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may UBHH

uganda bloggers happy hourThe May Uganda Bloggers Happy Hour is coming up next week: Thursday, May 17, 6:30 PM at Mateo's* on Kampala Road. Mark your calendars, enter it into your Blackberries and set your cell phone reminders.

In describing UBHH to the non-initiated, I've realized that "we hang out and talk" is perhaps not the most alluring way to portray who we are and what we do. This, in combination with suggestions from several UBHH regulars that we make things a little more formal, has led me to designate May as Generic Blog Question Month. I'm curious to what goes on in the Ugandan blogosphere besides posting and commenting.

Some things to think about:
  • What blogs do you read regularly?
  • What's most likely to make you return to a blog (pictures, design, writing, a personal connection to the author)?
  • Do you use blogs more as a source of information about specific topics — politics, current events, pop culture, Turkish cooking — or as a way to stay in touch with your friends and family?
Get ready — I plan to go discussion-facilitator-mode on you guys, partly so that I can tell other people that we talk about specific things, but mostly because I just want to know. Who's reading an awesome Estonian knitting blog or gets all of their political news from a handful of bloggers? Come on, spill: what intriguing, sparkly blogtreasures are you hiding?

Also, depending on how tired they are after 36 hours of travel, there's a chance I'll be bringing two very special guests with me: my mom and my aunt, who are jointly responsible for my current knowledge of English grammar, how to format a term paper and what happens when you jam a finger covered in Vick's Vapo-Rub up someone's nose.

*Sorry for the earlier confusion — I'm terrible with dates.

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the appropriate apparatus for the activity

My father, in addition to being our family's designated Finder of Lost Objects, is also a master of logical sayings. These range from "that'll feel better when it stops hurting" (when I injure myself) to "you make a better door than a window" (when I stand in front of the television) to "you just don't have the right tool for the job."

This last invariably follows a complaint that I can't open a jar (square rubbery thing) or hang up a picture (special hooks) or wow my third grade classmates on Special Hat Day (foil-covered baseball cap with blinking LED lights — Dad never fails), and it is the first thing I thought of when I saw this guy:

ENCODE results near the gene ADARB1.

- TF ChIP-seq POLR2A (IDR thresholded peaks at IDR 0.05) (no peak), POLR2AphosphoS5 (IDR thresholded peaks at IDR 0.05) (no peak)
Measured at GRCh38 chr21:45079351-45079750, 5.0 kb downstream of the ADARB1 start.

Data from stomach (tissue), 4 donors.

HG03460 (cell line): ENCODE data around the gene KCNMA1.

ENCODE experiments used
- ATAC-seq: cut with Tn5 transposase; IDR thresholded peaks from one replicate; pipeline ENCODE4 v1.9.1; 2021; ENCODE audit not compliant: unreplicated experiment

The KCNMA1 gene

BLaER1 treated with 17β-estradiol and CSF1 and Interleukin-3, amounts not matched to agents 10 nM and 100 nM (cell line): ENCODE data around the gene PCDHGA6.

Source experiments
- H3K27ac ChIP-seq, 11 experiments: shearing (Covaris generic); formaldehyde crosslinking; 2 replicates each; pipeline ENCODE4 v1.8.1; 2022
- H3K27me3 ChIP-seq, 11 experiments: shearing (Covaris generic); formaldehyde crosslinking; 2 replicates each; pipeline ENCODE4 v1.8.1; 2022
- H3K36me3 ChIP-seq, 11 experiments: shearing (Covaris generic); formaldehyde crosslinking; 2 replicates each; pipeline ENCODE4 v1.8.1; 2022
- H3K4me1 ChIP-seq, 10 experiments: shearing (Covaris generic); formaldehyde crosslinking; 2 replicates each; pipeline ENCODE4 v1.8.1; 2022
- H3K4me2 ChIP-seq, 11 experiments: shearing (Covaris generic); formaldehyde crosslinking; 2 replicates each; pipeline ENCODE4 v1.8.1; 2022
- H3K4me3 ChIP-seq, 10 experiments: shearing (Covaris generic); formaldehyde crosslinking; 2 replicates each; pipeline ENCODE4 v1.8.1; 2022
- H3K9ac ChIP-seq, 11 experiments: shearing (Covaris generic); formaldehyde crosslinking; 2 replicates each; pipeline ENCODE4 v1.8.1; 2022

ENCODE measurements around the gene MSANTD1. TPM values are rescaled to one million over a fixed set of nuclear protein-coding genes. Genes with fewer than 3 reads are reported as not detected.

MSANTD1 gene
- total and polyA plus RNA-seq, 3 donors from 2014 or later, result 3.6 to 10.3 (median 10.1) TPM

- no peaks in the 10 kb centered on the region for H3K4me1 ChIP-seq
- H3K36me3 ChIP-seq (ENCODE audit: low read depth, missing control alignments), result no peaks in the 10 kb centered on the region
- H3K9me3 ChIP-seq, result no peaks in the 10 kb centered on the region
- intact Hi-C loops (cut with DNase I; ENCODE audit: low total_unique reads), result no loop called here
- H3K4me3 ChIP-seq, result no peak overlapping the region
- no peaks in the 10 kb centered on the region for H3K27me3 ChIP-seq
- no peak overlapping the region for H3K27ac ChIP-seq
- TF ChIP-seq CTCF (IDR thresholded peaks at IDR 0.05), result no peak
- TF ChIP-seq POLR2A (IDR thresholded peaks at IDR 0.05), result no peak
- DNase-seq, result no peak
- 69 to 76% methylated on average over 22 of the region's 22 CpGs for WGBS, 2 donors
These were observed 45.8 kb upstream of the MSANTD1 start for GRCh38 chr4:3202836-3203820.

I'm not sure of his job title, but I would imagine it to be something like "Professional Sharpener of Sharp Objects That Could Be Sharper Using a Splendid and Astounding Multipurpose Mode of Transportation-Slash-Sharpening Device." Only, you know, in Langi/Luo, because he lives in Apac.

He would so be on my dad's good side.

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your devoted fan

I'm feeling guilty. Martin Ssempa comments on my blog and gets an eleven-paragraph response, but Tom Bissell and Michael Maren get nothing.

It's not that I don't nurture a vast writercrush on admire you both. It's more...well, what do you say to someone you idolize think highly of?

I could say, I guess, that the mid-airmail disappearance of Chasing the Sea, a gift from a like-minded friend in the States, hurled me into a week of literary despair, during which I read nothing but John Grisham novels and rarely brushed my hair. I could mention that I've been pushing The Road to Hell onto all of my friends and coworkers, as well as several strangers, as required reading. I might even reveal that your comments provoked several exclamation-point-riddled e-mails home and at least one change in Facebook status (Rebekah is...beside herself).

But that would ruin the elegant, mature, worldly self-image I've so painstakingly constructed, in which all my interactions with celebrities consist of witty remarks (on my part), offers of book deals (on theirs) and frequent consumption of designer sushi (mutual).

Lacking all of the above, I'm just going to say wow, and promise that if you ever happen to visit Lawrence, Kansas, I will a) place myself at your disposal as a tour guide, personal shopper, and/or dinner companion and b) try my best to keep the volume of my screams of excitement at a level that's more "strangled" than "raucous."

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decoding NGO-speak

As I was putting together my Hiphop for a Cause review on Monday, I couldn't shake the feeling that it was, despite my best efforts and enthusiastic use of words like "brilliant" and "cool," a bit...dreary. Limp. Uninspiring, even.

Part of this is undoubtedly due to my complete lack of meaningful knowledge concerning hiphop, breakdancing and the art of writing about such things, but I don't think it's all my fault. Take, for example, this paragraph:

Breakdance Project Uganda was founded by Ugandan hiphop artist Abramz several years ago to empower street kids, formerly abducted child soldiers and other disadvantaged children throughout Uganda using hiphop and breakdance. BPU offers free breakdancing classes to these children, giving them a positive means of expressing themselves and encouraging them to become future BPU teachers.
I'd wager a fistful of shillings that 98% of all developing-nation NGO mission statements sound vaguely similar. Replace "disadvantaged children" with "widows" or "the unemployed" and "hiphop" with "well-digging" or "brownie-baking," and you have what is meant to be a rousing, passionate declaration of How To Change Lives. But what does it mean? Empower them to do what? Express what, exactly? For a statement that's supposed to save the world, it's pretty bland.